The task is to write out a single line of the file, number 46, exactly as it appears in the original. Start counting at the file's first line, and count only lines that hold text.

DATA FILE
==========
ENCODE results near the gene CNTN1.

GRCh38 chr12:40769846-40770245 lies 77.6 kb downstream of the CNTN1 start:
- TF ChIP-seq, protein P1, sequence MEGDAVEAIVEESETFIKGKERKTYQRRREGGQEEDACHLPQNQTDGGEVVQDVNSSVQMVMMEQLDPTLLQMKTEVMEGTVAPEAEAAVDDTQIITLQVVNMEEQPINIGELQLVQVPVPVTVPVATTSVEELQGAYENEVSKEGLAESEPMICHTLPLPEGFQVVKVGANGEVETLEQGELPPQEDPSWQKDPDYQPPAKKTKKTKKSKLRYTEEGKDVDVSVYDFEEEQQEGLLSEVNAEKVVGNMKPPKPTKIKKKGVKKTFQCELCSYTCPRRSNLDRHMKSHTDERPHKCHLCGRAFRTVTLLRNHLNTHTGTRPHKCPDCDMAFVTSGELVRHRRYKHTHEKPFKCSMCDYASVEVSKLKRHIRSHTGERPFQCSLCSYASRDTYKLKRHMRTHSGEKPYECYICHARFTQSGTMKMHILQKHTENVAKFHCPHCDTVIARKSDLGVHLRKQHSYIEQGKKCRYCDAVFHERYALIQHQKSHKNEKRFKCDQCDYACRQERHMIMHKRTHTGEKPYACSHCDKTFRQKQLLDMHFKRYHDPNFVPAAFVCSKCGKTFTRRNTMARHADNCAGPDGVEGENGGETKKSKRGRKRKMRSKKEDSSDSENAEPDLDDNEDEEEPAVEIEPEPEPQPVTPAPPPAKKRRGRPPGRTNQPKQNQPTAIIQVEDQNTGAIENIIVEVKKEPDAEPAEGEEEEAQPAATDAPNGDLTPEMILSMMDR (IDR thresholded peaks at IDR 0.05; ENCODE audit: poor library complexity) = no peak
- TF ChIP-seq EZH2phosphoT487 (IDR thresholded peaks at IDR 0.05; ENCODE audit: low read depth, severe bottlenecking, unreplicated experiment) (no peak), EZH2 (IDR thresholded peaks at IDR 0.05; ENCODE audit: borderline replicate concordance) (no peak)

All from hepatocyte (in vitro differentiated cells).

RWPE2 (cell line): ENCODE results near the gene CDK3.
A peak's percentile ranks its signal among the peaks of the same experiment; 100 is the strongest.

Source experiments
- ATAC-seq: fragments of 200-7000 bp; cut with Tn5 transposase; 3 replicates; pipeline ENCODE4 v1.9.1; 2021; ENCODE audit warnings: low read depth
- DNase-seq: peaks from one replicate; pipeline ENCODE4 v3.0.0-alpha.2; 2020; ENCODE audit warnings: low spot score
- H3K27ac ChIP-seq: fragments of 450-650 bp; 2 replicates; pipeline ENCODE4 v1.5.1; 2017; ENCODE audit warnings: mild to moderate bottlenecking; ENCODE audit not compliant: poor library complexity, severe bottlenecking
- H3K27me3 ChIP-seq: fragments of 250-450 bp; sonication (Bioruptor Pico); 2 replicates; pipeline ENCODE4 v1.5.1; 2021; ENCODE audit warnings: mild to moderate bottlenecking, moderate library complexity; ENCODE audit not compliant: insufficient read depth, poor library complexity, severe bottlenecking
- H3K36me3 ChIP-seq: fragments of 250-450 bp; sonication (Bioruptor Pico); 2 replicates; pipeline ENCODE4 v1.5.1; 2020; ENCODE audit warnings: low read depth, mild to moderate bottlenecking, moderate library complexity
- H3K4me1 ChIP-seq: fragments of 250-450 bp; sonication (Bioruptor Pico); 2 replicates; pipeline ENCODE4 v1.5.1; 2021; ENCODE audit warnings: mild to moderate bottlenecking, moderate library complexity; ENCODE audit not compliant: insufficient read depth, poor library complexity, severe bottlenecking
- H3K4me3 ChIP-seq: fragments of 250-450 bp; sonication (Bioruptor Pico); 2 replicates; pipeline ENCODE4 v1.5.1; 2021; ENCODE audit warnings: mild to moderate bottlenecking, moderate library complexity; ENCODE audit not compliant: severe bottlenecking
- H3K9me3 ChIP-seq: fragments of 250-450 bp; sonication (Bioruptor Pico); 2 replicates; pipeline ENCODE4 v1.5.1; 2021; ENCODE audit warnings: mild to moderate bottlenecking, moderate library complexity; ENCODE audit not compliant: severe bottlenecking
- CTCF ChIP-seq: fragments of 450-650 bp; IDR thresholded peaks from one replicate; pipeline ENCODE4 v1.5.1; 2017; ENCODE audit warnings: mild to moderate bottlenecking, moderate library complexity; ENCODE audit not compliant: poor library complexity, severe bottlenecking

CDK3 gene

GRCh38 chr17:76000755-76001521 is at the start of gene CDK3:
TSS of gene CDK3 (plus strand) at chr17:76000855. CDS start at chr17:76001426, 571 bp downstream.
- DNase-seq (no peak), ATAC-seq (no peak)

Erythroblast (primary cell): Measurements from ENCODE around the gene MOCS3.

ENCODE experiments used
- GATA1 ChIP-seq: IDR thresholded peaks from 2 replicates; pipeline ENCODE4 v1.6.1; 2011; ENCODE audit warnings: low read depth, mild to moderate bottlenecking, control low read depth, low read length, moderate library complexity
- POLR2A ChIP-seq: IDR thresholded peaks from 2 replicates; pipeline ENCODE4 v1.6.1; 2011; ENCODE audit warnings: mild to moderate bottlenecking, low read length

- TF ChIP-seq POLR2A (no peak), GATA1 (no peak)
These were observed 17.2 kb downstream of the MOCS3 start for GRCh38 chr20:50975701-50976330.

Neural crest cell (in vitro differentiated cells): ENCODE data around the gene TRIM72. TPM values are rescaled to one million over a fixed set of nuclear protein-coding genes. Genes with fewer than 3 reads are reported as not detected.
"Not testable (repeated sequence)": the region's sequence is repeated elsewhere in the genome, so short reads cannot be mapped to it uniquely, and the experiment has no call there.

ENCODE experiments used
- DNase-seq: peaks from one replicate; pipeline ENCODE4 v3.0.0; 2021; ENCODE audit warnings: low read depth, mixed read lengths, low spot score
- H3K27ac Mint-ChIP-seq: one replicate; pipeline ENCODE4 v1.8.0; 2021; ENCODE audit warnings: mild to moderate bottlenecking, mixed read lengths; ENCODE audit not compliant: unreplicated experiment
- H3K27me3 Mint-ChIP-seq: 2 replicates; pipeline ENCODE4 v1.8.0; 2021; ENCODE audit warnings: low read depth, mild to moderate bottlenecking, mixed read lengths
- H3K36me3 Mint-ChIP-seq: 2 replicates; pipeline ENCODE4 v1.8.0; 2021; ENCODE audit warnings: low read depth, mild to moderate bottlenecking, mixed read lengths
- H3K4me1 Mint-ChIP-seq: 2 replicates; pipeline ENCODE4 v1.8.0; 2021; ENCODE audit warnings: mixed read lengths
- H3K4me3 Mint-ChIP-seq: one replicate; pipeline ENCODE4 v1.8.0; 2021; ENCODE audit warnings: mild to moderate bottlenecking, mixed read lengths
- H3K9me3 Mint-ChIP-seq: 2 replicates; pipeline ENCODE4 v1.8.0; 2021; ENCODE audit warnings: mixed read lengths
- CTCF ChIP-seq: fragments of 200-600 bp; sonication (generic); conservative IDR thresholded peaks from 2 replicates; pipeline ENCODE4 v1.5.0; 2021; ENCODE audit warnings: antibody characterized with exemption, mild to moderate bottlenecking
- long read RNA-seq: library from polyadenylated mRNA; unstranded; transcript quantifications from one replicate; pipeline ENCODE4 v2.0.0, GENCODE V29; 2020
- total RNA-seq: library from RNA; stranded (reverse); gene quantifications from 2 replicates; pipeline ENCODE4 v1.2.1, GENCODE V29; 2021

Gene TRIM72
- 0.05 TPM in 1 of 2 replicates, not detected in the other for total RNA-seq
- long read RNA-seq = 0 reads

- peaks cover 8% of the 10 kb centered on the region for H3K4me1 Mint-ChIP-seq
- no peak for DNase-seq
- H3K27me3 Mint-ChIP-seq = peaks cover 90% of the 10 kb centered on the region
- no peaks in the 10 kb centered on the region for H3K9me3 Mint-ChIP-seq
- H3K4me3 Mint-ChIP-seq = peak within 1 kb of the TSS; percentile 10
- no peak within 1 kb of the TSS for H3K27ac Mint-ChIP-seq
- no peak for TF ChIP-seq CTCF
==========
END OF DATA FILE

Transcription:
- H3K27me3 Mint-ChIP-seq = peaks cover 90% of the 10 kb centered on the region